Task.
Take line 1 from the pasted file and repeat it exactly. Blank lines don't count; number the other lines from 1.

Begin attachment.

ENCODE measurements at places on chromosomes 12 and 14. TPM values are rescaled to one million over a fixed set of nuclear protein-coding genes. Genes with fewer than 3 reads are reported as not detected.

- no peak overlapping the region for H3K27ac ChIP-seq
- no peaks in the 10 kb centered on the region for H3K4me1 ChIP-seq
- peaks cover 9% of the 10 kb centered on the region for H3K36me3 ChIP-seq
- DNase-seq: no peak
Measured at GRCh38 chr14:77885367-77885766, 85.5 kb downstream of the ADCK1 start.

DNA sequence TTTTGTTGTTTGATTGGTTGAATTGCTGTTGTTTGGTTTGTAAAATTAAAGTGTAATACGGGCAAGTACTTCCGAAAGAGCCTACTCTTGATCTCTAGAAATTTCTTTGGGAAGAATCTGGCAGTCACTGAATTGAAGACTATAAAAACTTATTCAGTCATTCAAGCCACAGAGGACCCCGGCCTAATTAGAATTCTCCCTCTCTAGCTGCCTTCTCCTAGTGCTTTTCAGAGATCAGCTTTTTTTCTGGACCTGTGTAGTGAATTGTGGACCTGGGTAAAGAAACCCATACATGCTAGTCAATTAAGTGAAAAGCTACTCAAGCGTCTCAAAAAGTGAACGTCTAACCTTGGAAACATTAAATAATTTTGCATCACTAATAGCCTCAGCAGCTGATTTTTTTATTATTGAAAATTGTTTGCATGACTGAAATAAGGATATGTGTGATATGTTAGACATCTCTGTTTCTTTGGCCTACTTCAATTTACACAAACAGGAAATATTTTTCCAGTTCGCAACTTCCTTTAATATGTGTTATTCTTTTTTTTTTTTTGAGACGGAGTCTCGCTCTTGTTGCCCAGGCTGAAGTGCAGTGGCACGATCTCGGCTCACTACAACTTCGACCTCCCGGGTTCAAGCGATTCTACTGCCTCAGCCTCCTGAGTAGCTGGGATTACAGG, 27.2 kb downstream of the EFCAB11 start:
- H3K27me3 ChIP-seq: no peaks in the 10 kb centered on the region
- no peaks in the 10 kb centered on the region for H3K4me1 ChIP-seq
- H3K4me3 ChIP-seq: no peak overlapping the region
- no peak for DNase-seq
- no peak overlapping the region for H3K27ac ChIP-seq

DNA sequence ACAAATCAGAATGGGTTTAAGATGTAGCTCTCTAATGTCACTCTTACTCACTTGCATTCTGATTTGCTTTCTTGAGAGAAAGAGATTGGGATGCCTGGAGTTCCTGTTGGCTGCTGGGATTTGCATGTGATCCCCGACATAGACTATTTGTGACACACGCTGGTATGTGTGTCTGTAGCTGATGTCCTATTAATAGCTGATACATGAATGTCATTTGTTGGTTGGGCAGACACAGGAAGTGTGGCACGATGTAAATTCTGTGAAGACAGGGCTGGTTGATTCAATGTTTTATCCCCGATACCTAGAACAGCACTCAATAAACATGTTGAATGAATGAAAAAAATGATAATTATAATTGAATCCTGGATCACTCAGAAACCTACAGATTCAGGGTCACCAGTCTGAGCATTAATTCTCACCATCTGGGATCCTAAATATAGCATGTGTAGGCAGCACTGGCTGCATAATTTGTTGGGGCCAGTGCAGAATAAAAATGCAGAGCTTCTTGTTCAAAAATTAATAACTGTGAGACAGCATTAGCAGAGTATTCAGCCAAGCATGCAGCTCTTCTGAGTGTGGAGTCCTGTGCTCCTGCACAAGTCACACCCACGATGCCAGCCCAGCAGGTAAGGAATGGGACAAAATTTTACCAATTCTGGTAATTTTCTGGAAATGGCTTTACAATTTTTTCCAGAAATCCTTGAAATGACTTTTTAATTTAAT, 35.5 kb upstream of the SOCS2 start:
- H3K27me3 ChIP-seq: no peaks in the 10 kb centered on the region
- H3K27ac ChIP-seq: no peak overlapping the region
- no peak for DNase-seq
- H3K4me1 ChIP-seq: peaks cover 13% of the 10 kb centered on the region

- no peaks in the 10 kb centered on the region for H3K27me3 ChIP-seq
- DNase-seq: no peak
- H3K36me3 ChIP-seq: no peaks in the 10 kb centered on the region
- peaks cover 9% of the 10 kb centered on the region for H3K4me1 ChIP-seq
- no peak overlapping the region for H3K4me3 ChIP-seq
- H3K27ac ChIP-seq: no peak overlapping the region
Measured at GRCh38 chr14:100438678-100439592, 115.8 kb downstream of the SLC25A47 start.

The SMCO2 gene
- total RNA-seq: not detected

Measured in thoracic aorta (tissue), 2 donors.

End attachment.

ENCODE measurements at places on chromosomes 12 and 14. TPM values are rescaled to one million over a fixed set of nuclear protein-coding genes. Genes with fewer than 3 reads are reported as not detected.